‘In the middle of a rainy Swedish summer, a little girl is abducted from a crowded train.’
Suspicion immediately falls upon the husband who has previously been violent towards his estranged wife in the past, but is he really the killer? Despite hundreds of potential witnesses about on the platforms, no one notices that the girl is taken from an arriving Stockholm train. Days later, she is found, dead, her body dumped outside the emergency department of a hospital, in the far north of Sweden.
If you have followed my blog for any length of time, you will almost certainly know that I have a predilection for crime fiction. Especially Nordic crime fiction. Many of the Scandinavians write in a highly descriptive way that gives a depth to the narrative and the visual imagery. This sets them apart, I feel, from crime writers from other regions. And it doesn’t help that I like the dark, rain-sodden, fog- filled descriptions of the Scandinavian countryside! Well, I am a winter person, living in a sun- soaked country where everything is hot and dry and brown, so can you really blame me?
‘UNWANTED‘ is a brilliant first novel by Swedish author, Kristina Ohlsson and gives me no reason to change my overriding view of Scandic crime novels. Yet it is better than your average read. Far better. Whilst the crime might be a tad more unsavory than that found in other novels, the reader is spared the goriest of details, yet remains fully aware of the terror taking place. Skilled writing, I think!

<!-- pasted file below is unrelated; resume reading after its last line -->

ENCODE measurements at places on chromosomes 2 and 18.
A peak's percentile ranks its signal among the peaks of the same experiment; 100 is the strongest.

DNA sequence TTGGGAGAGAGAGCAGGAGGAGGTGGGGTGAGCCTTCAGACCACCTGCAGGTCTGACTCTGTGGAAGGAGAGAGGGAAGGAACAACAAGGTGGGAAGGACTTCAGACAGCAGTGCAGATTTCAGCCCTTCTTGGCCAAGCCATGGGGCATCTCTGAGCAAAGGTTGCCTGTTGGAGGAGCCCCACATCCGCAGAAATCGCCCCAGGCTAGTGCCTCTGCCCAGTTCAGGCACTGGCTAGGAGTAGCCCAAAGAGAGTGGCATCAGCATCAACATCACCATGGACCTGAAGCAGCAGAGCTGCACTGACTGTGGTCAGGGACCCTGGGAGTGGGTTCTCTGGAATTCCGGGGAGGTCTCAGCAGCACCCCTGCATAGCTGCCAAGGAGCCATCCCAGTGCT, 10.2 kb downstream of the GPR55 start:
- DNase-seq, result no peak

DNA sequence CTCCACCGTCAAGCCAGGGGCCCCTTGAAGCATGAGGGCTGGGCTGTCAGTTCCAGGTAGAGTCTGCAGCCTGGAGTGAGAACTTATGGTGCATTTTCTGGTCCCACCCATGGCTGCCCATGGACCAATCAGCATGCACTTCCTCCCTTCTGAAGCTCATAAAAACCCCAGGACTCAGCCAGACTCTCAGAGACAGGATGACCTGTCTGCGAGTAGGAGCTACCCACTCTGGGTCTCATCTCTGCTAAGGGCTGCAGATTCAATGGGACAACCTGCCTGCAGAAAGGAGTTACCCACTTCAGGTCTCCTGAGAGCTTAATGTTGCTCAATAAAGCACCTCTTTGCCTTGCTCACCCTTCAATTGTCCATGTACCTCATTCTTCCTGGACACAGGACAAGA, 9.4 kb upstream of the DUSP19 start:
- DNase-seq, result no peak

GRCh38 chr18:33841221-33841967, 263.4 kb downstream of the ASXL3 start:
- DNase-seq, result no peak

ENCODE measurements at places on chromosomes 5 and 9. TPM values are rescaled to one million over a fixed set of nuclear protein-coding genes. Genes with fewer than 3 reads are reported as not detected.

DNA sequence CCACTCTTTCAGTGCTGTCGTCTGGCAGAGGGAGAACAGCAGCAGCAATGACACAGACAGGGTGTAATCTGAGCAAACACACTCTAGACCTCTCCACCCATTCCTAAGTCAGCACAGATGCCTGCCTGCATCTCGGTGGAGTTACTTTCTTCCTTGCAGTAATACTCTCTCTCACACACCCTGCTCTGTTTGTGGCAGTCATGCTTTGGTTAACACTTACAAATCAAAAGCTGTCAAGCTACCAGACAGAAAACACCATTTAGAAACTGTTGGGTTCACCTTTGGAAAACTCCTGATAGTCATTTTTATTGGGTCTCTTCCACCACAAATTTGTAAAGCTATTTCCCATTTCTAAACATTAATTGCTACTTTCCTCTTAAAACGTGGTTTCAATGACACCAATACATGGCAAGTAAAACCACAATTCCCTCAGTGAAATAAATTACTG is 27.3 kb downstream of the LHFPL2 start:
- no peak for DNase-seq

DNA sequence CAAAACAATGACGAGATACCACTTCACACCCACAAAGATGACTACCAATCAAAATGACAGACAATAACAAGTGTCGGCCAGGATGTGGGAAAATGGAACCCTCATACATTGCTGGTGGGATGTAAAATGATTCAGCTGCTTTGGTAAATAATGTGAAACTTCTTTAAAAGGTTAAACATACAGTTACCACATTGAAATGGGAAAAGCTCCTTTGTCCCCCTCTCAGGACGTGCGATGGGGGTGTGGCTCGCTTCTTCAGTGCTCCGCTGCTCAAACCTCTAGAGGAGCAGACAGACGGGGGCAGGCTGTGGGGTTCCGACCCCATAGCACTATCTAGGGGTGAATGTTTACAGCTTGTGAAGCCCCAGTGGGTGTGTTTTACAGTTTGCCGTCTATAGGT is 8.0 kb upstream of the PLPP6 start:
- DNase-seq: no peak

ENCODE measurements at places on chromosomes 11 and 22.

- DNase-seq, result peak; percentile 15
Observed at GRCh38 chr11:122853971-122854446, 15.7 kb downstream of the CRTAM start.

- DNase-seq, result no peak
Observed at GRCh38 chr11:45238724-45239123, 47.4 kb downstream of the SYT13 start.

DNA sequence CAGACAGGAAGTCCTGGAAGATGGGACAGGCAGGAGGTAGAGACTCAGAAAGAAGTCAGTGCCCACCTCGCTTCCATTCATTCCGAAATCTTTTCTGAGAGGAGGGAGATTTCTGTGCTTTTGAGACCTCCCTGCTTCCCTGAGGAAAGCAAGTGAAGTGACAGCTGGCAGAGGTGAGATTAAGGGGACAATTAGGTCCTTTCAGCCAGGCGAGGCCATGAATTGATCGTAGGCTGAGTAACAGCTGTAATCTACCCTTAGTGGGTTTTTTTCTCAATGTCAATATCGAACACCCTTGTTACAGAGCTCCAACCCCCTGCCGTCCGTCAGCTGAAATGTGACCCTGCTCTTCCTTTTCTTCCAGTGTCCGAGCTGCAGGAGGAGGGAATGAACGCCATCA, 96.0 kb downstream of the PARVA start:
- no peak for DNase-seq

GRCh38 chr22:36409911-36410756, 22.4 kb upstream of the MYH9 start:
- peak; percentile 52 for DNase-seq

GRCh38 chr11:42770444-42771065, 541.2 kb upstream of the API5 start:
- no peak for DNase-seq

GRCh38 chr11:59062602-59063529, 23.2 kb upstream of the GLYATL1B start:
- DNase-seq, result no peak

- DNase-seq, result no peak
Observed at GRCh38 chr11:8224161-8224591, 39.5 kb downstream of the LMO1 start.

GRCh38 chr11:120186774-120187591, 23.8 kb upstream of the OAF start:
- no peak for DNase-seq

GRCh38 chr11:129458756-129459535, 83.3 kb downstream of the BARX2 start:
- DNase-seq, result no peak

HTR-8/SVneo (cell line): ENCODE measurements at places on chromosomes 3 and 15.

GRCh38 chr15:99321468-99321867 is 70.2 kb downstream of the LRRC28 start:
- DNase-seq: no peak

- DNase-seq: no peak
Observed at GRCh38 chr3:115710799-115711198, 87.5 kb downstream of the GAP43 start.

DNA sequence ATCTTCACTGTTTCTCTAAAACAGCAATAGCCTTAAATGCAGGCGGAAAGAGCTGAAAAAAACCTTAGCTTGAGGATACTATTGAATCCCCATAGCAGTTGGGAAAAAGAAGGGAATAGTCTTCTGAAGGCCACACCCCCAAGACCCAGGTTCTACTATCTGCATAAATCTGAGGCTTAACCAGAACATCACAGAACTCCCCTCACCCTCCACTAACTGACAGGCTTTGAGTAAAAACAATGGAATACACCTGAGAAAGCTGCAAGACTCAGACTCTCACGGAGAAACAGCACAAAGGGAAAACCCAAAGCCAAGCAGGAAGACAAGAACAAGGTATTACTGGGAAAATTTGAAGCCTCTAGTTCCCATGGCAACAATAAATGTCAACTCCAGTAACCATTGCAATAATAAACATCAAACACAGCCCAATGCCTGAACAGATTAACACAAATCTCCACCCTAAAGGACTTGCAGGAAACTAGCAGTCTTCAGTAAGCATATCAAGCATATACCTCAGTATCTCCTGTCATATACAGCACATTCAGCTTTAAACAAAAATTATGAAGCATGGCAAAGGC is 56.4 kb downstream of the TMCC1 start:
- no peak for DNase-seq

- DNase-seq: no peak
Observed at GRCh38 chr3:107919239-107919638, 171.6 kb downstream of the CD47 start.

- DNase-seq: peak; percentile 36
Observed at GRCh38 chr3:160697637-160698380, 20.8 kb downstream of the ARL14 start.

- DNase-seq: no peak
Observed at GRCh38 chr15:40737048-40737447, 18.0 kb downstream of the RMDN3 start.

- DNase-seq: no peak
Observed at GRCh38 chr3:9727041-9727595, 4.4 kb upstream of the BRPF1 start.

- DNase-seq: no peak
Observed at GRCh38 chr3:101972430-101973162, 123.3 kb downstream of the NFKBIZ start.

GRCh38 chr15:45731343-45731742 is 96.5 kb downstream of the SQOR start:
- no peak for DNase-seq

In this novel, you are very much taken along for the ride with the detectives, seeing what they see, thinking what they think. Readers are given more insights into the police process and procedures. We see how it is they try to piece the murder puzzle together: what steps must be followed, what angles have to be investigated, when discovering a new lead and how collaboration reveals important snippets of information. I’ve not found this in other crime novels. So it comes as no surprise to find that Kristina Ohlsson herself has worked for a police organization in Sweden and no doubt this makes her writing all the more authentic, and readable. It seems like real life!
Many crime novels reach their climax via a detective/investigator fitting the pieces of information together by having a private epiphany of sorts, which is only partially shared with the readers until the final reveal; thus the reader is usually left to figure out his or her genius in crime analysis, for themselves, before a later explanation is given. But not so with Kristina’s writing. She takes you along, on the roller coaster, with her characters, and I found this terribly appealing and definitely a ‘can’t put down’ factor.
The reader is also reminded that police detectives are humans with their own sets of personal entanglements and dramas and the policeman’s families also suffer from a case. Peder, a mid level detective on the team, with ambitious, slightly misogynistic leanings, begins to have marital problems as he tries to juggle the needs of his infant twins, his tired depressed wife, his long working hours and his own personal needs outside of work. At one point, he breaks down and it is his Mother who attempts to console him in a profound statement:
‘Things will change, Peder,’ she says. ‘Misery has its natural limits. There comes a point when you know for certain that things can’t get worse, only better.’
Now that we have been introduced to Peder, I am sure his personal journey will continue in subsequent novels, in this crime series. I will surely ponder about that.
Overall Rating: 9.5/10
CPD (Can’t put down) Factor: 9.5/10
The good: Wonderful descriptive writing and imagery without being over the top
The bad: Haven’t found anything bad about this book yet.
The Ugly: We learn that police make blunders and have to live with that, somehow.
What will you think of it?
Will you enjoy it as much as me?
Who are your favourite crime authors?